When public private partnerships (PPPs) turn sour: Australian evidence

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This study examines some of the challenges facing Public Private Partnerships (PPPs) in Australia. Specifically, we consider the characteristics of projects when the private and public sectors experience unexpected financial losses. We estimate that 35 out of 155 PPPs (ie. approximately 22.6%) report additional financial costs after the financial close date of the transaction. We find that projects that receive availability payments from government are just as likely to be problematic as projects that earn revenues from market based demand. PPPs exposed to market demand disclose significantly larger losses than PPPs that receive an availability charge revenue stream. When we examine PPPs based on their industry, we reveal that the problematic PPPs are dominated by projects in the transport sector (exposed to market demand based revenues). It is unclear whether there is commensurate excess returns to the private sector from successful PPP projects to offset the associated losses with the problematic PPPs in this study. The lack of disclosure and transparency in the financial reporting of PPPs remains a formidable barrier in answering this essential question and remains a significant obstacle to attract new equity investment in Australian PPPs in the future.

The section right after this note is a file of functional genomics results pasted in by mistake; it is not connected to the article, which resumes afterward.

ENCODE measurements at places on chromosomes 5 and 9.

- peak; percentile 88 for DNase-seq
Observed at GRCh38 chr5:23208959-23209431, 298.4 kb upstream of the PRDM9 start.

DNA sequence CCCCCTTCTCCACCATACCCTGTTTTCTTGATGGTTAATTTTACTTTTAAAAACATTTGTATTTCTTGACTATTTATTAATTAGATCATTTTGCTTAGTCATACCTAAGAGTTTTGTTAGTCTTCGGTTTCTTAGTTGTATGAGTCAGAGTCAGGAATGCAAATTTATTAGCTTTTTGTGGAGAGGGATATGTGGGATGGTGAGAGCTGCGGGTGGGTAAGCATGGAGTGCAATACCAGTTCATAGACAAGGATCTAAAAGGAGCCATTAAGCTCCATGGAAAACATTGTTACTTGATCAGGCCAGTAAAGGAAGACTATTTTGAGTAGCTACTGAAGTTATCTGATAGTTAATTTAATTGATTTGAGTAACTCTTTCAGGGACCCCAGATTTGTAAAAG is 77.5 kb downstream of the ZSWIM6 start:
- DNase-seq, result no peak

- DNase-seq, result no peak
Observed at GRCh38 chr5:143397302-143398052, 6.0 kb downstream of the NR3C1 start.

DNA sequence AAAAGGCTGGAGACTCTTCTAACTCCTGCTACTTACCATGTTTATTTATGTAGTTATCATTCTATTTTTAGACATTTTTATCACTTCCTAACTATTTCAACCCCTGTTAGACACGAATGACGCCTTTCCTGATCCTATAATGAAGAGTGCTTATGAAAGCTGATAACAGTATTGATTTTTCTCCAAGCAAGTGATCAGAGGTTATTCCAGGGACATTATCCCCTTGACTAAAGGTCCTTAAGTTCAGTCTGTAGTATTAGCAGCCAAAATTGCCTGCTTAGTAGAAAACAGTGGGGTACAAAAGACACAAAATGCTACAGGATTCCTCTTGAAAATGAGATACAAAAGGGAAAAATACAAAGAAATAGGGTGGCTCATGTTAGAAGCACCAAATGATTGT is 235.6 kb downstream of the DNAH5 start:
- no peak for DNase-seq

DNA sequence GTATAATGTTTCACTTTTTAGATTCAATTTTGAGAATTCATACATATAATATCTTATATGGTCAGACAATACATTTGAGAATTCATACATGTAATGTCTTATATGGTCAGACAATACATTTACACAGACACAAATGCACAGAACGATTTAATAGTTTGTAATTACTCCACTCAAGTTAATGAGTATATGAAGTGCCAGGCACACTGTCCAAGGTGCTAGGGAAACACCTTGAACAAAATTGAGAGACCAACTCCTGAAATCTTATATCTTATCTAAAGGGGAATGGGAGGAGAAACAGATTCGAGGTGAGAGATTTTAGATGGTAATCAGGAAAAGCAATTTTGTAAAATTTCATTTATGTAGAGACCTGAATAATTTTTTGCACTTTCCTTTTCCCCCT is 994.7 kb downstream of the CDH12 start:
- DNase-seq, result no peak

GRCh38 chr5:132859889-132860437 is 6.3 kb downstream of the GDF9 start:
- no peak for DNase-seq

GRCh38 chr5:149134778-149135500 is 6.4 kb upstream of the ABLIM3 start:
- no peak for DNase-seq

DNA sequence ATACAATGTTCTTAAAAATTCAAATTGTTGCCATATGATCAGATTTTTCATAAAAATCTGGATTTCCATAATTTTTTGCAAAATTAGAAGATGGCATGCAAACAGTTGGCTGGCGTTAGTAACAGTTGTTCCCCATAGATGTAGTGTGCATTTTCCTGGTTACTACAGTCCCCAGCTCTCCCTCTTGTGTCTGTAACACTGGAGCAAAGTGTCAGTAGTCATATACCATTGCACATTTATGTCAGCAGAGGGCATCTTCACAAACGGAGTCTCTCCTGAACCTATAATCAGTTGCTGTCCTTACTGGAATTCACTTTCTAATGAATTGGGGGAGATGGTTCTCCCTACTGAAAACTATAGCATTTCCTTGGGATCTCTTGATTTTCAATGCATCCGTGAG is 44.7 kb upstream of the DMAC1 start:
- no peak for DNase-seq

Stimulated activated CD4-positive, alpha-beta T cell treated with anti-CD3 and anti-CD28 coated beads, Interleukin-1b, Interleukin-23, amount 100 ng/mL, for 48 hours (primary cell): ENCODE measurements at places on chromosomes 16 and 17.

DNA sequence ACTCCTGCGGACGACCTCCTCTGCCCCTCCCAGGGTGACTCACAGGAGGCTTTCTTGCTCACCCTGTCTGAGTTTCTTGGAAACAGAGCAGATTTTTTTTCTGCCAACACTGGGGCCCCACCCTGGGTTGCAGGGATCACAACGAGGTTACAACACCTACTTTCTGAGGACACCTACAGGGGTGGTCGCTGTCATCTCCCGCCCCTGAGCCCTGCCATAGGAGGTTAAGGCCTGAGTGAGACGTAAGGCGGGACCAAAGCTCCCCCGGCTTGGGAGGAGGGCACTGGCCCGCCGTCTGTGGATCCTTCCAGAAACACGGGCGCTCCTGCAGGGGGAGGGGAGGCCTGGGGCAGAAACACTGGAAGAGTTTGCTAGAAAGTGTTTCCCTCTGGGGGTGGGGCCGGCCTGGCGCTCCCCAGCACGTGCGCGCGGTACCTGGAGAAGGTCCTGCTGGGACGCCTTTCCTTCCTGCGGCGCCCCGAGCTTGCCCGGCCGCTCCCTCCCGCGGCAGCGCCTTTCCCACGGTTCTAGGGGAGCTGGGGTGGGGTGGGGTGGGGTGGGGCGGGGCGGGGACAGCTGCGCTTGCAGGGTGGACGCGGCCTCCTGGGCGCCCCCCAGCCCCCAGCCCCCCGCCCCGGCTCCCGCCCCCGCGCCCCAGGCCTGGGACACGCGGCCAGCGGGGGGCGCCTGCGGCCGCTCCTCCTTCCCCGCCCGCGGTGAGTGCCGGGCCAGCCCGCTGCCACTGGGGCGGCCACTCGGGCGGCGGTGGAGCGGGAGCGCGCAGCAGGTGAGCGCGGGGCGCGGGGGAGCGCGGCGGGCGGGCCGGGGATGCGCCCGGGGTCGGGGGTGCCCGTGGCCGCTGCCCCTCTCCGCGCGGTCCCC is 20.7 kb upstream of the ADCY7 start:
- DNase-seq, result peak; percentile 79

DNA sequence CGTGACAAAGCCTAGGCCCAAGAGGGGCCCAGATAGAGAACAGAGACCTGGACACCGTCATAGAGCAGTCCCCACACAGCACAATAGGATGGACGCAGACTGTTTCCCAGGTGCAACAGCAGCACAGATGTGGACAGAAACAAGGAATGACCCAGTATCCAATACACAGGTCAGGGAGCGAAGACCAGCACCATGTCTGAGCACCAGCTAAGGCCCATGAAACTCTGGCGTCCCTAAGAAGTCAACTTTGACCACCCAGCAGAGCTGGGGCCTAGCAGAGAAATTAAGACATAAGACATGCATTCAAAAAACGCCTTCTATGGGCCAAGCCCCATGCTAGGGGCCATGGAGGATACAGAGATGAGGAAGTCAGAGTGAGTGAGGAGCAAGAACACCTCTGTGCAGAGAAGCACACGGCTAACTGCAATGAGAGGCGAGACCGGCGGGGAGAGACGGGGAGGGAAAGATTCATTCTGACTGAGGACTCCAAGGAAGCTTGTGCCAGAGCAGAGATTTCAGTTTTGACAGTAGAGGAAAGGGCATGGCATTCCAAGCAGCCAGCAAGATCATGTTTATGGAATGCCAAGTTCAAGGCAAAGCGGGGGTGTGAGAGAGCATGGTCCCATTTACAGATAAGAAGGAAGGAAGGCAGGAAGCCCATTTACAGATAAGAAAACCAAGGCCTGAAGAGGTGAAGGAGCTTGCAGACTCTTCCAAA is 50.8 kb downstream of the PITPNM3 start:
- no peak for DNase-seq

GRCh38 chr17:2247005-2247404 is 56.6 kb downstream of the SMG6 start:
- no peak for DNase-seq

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This Working Paper was produced by the CSIRO-Monash Superannuation Research Cluster a collaboration between the CSIRO and Monash University, the University of Western Australia, Griffith University and the University of Warwick in the United Kingdom. In addition, the Cluster engages on an ongoing basis with a range of industry supporters, government agencies and industry peak bodies who assist in providing guidance and feedback to researchers, providing data, and in disseminating outcomes. The purpose of the Super Research Cluster is to examine issues pertaining to the future of Australia’s superannuation and retirement systems.